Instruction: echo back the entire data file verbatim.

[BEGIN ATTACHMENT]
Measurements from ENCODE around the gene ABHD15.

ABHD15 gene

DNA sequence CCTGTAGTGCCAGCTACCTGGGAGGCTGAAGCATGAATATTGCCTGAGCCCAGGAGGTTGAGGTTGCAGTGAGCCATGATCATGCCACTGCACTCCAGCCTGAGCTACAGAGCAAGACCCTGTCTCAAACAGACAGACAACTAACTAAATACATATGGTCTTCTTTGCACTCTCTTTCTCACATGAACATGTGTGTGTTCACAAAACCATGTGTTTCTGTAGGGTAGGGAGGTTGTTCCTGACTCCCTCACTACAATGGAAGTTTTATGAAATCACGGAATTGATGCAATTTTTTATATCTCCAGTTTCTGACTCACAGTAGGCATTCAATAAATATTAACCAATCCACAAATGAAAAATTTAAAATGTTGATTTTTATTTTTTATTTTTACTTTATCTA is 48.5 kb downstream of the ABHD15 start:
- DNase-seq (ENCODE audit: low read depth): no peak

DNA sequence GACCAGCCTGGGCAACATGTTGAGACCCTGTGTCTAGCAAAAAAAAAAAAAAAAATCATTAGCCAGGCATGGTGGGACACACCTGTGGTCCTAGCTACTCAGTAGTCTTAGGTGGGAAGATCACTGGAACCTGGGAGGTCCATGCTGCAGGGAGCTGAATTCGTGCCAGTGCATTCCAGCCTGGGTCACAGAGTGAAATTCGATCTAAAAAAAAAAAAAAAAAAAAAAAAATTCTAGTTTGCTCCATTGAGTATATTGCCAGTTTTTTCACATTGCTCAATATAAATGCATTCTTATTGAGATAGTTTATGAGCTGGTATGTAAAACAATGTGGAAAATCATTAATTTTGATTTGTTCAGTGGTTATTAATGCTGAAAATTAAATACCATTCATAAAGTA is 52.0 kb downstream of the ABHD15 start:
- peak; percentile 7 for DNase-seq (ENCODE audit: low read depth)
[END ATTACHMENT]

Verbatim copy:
Measurements from ENCODE around the gene ABHD15.

ABHD15 gene

DNA sequence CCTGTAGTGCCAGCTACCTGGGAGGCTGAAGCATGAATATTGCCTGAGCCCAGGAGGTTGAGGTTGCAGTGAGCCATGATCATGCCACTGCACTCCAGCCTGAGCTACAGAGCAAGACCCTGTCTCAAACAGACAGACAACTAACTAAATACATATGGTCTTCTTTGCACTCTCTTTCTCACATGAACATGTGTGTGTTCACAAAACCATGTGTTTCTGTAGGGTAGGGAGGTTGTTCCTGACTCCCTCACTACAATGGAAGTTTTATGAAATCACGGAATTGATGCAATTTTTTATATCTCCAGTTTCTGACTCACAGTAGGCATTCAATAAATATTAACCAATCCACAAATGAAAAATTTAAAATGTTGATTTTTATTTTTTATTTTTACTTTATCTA is 48.5 kb downstream of the ABHD15 start:
- DNase-seq (ENCODE audit: low read depth): no peak

DNA sequence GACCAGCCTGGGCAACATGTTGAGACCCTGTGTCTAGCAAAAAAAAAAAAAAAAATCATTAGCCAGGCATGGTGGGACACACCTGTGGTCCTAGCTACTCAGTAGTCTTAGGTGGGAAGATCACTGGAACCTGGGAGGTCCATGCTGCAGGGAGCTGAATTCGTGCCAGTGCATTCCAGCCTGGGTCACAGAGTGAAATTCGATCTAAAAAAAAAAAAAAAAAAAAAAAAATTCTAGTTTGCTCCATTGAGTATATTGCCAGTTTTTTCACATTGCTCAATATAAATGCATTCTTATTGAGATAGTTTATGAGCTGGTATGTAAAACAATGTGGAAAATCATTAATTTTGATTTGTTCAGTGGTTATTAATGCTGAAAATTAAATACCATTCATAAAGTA is 52.0 kb downstream of the ABHD15 start:
- peak; percentile 7 for DNase-seq (ENCODE audit: low read depth)